Cardiff follows the path of a woman with long, dark hair, a woman who exists in three photographs once taken in the park and tucked into the audio set the walker wears. The dark haired woman walked this path. Cardiff later followed her. I, and thousands of other New Yorkers, later followed Cardiff. The piece is built in overlapping layers, like memory, like thought. The walker keeps walking, keeps listening through them all.

CARDIFF: Go to the left . . . We’re following the course of an old stream that they put underground when they began building the park. They uncovered human bones buried a hundred years before.

A YOUNG MAN: You will come to this my queen, after the sacraments, when you rot underground among the bones already there. But as their kisses eat you up, my beauty, tell the worms I’ve kept the sacred essence, saved the form of my rotted loves.

AN OLDER MAN: The spring afterwards, in 1850, I escaped again. Chased by dogs. Hiding by day in the bushes and moving north by night. After three months walking I made it across the border into Canada.

CARDIFF: Follow the road to the right. While Harry Thomas made his epic nighttime journey across America, Baudelaire walked the streets of Paris. I like to imagine that at times their footsteps lined up as if they walked together.

I made the walk multiple times, laying down tracks on top of my own histories even. Imagine one day my walk was dark blue, another day yellow-green. I started to believe that Cardiff found the photos of the dark haired walker in a junk shop, by chance. Now, so many years later, I wonder where I got this idea. Did Cardiff make it up? Did I make it up? Could it possibly even be the truth? Do I care?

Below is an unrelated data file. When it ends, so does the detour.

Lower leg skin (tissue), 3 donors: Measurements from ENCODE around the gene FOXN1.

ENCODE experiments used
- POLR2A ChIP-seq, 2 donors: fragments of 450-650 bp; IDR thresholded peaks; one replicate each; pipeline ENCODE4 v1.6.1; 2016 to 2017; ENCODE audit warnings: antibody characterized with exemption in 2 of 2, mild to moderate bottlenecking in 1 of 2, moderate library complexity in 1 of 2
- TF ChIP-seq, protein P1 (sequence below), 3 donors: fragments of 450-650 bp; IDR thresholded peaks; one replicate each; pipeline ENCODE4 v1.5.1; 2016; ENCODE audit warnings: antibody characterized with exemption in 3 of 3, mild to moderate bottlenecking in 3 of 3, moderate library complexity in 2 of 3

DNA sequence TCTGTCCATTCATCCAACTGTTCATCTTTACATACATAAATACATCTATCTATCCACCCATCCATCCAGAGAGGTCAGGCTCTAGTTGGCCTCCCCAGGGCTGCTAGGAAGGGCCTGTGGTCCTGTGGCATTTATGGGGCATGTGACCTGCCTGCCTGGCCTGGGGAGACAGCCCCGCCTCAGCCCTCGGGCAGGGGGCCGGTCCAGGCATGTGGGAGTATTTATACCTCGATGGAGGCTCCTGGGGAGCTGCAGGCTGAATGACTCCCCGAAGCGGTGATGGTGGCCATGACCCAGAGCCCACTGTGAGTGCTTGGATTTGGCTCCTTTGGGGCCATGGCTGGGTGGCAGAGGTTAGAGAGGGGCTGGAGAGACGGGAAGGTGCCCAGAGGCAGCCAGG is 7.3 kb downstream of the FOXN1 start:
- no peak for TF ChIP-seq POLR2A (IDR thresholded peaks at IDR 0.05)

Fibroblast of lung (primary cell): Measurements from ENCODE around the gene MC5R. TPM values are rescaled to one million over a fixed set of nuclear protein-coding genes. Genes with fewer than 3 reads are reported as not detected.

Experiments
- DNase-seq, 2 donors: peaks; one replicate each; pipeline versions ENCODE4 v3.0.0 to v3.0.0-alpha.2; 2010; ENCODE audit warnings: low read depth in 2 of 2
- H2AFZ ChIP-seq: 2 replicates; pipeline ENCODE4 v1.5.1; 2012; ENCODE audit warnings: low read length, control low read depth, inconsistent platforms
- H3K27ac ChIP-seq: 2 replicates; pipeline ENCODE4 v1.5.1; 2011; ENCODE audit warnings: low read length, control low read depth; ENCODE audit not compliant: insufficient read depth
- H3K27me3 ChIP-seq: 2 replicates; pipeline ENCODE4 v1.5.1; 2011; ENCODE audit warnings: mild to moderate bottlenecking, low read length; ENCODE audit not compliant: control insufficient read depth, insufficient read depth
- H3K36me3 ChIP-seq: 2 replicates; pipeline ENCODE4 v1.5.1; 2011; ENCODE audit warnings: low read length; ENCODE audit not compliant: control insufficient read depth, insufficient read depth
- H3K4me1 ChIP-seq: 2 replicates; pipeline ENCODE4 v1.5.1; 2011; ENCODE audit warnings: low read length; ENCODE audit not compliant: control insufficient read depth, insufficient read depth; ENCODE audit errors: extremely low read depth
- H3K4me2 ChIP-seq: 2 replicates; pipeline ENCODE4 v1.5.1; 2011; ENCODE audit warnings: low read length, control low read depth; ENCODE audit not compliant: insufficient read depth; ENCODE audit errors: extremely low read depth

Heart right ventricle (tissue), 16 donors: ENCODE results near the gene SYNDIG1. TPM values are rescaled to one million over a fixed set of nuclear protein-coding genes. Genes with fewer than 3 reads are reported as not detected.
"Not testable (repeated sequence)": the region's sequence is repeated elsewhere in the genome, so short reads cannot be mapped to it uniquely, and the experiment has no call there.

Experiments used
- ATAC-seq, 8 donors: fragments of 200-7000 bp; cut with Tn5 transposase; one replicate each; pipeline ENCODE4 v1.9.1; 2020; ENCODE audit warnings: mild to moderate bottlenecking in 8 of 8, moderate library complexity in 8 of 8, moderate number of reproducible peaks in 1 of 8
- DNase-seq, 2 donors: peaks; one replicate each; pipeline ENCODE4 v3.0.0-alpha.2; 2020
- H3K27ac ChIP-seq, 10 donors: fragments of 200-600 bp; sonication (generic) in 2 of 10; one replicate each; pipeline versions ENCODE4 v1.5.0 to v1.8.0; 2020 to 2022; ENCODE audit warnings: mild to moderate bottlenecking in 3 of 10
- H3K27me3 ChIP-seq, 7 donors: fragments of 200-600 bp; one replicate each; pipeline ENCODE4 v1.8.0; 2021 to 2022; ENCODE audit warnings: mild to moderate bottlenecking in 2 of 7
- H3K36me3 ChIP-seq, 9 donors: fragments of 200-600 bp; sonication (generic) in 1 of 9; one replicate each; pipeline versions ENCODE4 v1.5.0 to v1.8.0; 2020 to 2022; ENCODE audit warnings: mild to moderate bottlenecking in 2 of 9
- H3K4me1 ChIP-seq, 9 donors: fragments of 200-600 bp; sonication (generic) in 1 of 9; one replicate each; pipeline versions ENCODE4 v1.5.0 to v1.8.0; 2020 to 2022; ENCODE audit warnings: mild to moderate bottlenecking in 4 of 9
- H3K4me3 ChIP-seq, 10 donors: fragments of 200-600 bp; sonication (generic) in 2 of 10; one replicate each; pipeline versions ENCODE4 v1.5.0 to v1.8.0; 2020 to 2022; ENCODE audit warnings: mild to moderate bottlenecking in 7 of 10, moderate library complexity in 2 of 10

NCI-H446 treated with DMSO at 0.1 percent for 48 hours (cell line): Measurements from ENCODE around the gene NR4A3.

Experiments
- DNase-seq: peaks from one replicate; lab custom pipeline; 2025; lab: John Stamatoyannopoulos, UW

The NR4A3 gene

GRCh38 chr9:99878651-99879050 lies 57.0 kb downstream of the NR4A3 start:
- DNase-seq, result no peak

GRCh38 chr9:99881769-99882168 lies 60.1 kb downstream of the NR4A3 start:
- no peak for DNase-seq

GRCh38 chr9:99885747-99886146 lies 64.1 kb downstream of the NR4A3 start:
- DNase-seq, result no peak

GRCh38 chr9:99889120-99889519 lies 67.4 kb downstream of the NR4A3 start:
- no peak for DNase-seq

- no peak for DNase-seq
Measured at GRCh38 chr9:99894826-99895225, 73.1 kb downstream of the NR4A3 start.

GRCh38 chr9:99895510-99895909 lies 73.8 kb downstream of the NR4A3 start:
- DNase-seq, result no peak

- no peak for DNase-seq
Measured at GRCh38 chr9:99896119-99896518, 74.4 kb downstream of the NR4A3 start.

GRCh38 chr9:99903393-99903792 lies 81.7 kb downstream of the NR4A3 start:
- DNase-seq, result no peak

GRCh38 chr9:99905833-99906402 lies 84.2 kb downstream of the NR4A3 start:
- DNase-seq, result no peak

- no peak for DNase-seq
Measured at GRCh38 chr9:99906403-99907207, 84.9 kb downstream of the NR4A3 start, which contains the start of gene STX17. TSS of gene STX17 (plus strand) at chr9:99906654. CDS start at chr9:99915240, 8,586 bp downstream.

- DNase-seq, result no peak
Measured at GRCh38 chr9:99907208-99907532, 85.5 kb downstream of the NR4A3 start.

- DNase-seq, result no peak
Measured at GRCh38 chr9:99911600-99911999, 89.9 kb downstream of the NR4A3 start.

Cardiff’s walk is the truest walk I’ve taken.

Her Long Black Hair doesn’t exist anymore. The work has been taken down so my memory has had its way with it, misremembering bits. I can’t say any longer what is Cardiff’s and what is mine. An intimacy so tangled with a woman I don’t even know. The best metaphor is ashes, dirt.

When I was looking for my dad on the Internet, I found another Walter Hunt, the man who invented the safety pin. I never knew my dad shared a name with this essential inventor, yet I’m sure he knew this himself. It is just the sort of alignment that would have tickled him.

My dad has no grave. My mom kept his ashes in a briefcase under her bed until she started dating again. Then she moved my dad to the hallway. She’s waiting for her own death so that we can release them together. I used to think that was a good idea.

My dad has no grave. My mom kept his ashes in a briefcase under her bed until she started dating again.

Walter Hunt of the safety pin is buried in Brooklyn’s Green-Wood Cemetery not too far from Elias Howe, inventor of the sewing machine. My father must have planted this joke years before he was born for me to find one day, years after he was dead. The safety pin and the sewing machine. It makes me laugh every time.

One of my daughters asks for help pinning an item of clothing. She presents me with that ingenious tool invented by Walter Hunt. I take it in hand. Piercing P (the past), I, (me) and N (now) with a sharp stick. My dad holds onto the granddaughters he never did get to meet, even if he can’t quite see them.

Samantha Hunt’s novel about Nikola Tesla, The Invention of Everything Else, was a finalist for the Orange Prize and winner of the Bard Fiction Prize. Her first novel, The Seas, earned her selection as one of the National Book Foundation’s 5 Under 35. Her novel, Mr. Splitfoot, was an IndieNext Pick. The Dark Dark, her book of short stories, was published in July. Her work has appeared in The New Yorker, The New York Times Magazine, McSweeney’s, Tin House, A Public Space, and many other publications. She lives in upstate New York.